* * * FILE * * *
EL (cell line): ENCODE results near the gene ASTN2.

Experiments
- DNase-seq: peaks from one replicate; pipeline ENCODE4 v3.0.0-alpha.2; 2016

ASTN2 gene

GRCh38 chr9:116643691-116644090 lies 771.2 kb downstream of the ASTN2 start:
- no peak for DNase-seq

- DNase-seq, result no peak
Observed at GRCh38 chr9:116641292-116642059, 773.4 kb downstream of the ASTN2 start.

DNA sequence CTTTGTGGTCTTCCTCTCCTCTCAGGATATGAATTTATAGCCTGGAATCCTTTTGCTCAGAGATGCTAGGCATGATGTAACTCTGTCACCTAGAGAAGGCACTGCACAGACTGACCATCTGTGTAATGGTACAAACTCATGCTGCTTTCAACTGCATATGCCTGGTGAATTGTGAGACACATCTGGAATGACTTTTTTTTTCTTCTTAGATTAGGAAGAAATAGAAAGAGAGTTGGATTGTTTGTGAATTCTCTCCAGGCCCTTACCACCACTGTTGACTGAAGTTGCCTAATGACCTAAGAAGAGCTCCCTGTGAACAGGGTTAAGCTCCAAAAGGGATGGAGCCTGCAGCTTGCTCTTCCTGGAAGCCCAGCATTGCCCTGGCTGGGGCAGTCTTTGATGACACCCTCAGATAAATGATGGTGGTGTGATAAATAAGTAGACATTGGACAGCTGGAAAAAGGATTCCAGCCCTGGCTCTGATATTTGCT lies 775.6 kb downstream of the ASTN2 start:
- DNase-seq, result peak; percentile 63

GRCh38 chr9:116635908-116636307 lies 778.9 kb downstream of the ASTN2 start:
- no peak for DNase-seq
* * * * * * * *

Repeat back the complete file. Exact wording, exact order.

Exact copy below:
EL (cell line): ENCODE results near the gene ASTN2.

Experiments
- DNase-seq: peaks from one replicate; pipeline ENCODE4 v3.0.0-alpha.2; 2016

ASTN2 gene

GRCh38 chr9:116643691-116644090 lies 771.2 kb downstream of the ASTN2 start:
- no peak for DNase-seq

- DNase-seq, result no peak
Observed at GRCh38 chr9:116641292-116642059, 773.4 kb downstream of the ASTN2 start.

DNA sequence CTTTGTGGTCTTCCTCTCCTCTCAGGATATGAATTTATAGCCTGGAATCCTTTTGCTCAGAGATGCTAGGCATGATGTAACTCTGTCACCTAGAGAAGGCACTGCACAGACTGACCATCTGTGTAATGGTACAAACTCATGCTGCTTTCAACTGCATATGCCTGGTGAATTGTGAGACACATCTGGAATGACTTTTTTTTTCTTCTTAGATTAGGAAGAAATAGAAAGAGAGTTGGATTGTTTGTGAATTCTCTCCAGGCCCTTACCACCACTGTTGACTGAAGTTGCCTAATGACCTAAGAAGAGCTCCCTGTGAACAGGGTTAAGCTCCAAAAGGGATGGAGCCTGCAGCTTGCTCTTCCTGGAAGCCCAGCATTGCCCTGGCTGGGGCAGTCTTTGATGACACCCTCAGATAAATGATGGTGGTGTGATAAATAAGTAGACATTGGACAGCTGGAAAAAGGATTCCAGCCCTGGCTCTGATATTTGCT lies 775.6 kb downstream of the ASTN2 start:
- DNase-seq, result peak; percentile 63

GRCh38 chr9:116635908-116636307 lies 778.9 kb downstream of the ASTN2 start:
- no peak for DNase-seq